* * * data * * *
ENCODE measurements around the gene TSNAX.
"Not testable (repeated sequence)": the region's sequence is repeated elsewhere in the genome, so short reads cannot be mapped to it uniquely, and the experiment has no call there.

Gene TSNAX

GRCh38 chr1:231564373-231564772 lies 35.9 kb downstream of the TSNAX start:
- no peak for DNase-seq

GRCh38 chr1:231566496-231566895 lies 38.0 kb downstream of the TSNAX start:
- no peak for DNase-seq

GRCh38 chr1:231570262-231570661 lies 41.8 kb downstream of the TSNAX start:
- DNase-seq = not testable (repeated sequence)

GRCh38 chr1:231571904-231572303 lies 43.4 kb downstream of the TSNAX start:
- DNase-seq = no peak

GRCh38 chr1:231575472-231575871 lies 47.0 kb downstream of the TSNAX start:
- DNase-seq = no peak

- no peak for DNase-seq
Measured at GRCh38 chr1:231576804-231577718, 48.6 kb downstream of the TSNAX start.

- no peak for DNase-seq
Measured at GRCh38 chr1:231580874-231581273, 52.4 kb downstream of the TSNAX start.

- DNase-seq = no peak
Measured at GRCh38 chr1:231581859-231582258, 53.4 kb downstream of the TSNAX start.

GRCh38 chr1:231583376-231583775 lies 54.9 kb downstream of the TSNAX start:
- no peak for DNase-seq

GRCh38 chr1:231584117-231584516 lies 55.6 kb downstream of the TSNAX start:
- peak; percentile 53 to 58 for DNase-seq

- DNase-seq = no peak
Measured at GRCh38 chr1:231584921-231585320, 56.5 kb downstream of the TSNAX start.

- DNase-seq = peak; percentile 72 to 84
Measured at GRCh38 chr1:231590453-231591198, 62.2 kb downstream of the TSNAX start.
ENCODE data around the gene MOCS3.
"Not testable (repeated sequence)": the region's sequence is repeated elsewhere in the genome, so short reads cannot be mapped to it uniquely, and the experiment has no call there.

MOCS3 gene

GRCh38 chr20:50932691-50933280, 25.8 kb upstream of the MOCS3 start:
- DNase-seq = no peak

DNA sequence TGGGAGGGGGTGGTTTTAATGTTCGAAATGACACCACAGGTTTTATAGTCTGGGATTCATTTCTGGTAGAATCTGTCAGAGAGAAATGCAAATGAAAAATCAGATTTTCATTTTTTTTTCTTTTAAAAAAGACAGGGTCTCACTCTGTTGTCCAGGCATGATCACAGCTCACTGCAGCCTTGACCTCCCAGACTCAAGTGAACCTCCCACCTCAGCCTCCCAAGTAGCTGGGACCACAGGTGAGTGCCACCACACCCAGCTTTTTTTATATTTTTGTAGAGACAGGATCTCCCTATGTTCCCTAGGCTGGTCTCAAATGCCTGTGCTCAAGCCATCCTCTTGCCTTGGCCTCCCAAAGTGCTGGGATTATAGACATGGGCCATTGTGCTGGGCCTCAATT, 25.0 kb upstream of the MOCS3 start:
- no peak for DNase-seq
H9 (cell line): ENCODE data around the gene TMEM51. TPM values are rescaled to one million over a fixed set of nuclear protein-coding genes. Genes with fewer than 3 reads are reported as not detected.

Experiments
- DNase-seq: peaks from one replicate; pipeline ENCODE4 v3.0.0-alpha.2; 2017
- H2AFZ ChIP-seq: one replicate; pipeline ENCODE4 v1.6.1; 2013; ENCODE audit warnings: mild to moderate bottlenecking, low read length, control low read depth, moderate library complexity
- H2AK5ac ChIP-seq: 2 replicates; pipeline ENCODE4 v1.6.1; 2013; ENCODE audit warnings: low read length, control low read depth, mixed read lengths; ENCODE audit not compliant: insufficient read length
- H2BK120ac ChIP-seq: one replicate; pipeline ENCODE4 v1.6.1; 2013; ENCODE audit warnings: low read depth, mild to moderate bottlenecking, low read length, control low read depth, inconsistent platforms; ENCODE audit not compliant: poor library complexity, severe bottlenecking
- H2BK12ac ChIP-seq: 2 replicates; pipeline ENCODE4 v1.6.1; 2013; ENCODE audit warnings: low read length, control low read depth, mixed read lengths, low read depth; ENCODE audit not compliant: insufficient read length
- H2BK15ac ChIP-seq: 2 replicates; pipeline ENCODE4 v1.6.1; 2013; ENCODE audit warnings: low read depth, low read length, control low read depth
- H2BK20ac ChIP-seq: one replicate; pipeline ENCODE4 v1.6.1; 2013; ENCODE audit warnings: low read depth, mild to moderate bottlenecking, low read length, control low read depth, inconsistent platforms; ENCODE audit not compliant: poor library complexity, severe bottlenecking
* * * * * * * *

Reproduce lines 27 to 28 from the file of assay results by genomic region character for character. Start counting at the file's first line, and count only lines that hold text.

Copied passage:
Measured at GRCh38 chr1:231590453-231591198, 62.2 kb downstream of the TSNAX start.
ENCODE data around the gene MOCS3.